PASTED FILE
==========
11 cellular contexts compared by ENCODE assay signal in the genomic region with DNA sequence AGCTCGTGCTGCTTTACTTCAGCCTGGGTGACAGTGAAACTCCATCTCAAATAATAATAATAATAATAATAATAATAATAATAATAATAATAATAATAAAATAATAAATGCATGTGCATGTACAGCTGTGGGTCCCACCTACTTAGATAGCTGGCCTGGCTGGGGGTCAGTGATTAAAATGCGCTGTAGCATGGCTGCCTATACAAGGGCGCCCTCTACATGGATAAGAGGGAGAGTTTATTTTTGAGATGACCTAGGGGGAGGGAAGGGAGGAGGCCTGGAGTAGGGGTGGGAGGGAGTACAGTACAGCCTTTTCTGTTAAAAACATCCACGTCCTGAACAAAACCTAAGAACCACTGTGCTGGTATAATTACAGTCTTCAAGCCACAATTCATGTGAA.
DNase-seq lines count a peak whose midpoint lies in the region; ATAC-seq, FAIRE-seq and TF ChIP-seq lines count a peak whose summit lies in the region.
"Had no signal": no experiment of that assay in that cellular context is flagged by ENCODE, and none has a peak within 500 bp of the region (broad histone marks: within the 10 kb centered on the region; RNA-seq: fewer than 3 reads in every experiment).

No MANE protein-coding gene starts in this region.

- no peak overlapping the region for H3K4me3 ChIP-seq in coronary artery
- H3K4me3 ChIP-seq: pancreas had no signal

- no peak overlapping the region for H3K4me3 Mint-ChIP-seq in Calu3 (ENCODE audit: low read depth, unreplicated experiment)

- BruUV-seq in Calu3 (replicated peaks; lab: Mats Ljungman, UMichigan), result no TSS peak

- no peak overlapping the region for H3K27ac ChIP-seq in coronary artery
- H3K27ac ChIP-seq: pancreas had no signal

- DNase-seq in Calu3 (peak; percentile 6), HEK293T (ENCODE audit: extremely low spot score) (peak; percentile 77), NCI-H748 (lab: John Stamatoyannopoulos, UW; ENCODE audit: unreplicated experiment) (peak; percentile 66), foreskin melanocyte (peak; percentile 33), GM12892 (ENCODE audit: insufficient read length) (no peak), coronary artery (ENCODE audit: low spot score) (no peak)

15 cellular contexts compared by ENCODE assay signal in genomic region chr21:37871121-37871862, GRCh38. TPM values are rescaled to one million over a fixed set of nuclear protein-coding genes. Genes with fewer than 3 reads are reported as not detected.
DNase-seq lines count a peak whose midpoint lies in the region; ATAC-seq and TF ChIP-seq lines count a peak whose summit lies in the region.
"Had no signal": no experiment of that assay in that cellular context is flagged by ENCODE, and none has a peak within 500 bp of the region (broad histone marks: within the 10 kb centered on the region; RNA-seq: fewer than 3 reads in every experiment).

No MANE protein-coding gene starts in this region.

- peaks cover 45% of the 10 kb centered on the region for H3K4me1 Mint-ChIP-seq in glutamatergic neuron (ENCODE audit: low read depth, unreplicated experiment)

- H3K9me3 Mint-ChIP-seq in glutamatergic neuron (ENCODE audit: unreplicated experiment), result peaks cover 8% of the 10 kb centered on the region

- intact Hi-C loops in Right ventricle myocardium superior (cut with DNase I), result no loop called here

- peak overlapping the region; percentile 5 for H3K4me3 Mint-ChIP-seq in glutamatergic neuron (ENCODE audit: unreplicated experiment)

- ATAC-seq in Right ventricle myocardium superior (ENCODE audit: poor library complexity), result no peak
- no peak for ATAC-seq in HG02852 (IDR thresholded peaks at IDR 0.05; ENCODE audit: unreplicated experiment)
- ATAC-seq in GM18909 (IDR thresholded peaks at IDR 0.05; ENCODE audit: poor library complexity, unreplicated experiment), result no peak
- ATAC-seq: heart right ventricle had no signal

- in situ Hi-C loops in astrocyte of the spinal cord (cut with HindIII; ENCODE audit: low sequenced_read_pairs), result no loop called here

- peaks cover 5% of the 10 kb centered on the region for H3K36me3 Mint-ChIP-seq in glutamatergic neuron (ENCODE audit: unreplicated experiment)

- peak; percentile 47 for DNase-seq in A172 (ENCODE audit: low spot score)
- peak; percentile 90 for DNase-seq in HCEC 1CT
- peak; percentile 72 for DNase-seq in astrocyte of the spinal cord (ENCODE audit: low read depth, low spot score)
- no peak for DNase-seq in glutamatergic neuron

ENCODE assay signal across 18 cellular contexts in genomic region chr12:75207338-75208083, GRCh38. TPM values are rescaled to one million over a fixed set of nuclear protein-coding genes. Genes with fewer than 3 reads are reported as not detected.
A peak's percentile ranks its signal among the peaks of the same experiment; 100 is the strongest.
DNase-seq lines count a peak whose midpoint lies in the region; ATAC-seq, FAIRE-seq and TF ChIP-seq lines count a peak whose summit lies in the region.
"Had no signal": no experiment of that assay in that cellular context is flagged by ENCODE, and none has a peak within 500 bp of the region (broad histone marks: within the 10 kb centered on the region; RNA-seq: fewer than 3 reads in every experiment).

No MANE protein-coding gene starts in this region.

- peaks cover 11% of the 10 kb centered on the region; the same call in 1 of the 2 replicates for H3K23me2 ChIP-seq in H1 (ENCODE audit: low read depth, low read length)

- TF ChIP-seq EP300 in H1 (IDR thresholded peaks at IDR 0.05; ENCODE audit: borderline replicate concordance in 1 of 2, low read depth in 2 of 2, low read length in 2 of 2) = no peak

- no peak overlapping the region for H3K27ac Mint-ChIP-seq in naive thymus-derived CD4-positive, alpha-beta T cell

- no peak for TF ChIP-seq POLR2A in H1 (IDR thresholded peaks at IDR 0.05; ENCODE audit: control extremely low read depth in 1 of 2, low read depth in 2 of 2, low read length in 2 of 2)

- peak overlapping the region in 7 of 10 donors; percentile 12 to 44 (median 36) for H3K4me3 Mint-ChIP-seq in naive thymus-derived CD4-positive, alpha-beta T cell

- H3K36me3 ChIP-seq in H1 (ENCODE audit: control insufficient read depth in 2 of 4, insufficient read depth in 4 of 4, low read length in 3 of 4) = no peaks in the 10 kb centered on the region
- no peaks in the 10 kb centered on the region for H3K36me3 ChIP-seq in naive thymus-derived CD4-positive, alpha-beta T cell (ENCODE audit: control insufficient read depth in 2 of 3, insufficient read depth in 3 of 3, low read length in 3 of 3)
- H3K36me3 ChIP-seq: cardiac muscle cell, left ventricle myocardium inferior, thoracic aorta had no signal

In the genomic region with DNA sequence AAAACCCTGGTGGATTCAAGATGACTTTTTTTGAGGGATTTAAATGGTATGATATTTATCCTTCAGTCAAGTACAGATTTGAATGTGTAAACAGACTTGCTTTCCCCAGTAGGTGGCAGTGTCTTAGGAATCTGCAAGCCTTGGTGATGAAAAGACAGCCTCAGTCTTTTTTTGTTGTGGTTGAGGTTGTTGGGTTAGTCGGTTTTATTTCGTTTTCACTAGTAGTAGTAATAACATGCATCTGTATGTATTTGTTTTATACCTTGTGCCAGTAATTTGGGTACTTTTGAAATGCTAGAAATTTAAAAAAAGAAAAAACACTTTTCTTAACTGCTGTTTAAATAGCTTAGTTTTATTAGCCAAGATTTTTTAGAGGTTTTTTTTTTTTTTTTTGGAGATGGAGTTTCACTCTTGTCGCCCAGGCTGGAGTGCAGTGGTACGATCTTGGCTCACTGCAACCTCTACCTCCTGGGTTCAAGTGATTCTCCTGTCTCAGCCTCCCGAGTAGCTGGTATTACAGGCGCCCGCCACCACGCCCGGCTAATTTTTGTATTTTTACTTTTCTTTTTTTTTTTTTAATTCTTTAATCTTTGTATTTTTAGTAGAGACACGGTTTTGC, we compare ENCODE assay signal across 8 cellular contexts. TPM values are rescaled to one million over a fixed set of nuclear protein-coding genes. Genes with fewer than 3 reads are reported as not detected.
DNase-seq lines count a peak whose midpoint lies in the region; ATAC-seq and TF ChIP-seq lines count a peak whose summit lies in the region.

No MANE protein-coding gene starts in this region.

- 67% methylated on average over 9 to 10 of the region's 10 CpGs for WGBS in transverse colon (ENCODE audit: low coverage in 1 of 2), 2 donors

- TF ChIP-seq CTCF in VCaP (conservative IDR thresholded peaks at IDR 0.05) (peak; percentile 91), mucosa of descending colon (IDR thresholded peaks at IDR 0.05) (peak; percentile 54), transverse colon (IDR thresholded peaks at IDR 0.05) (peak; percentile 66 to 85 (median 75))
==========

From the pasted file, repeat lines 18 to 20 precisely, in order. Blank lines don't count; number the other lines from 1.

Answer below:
- intact Hi-C loops in Right ventricle myocardium superior (cut with DNase I), result no loop called here

- peak overlapping the region; percentile 5 for H3K4me3 Mint-ChIP-seq in glutamatergic neuron (ENCODE audit: unreplicated experiment)

- ATAC-seq in Right ventricle myocardium superior (ENCODE audit: poor library complexity), result no peak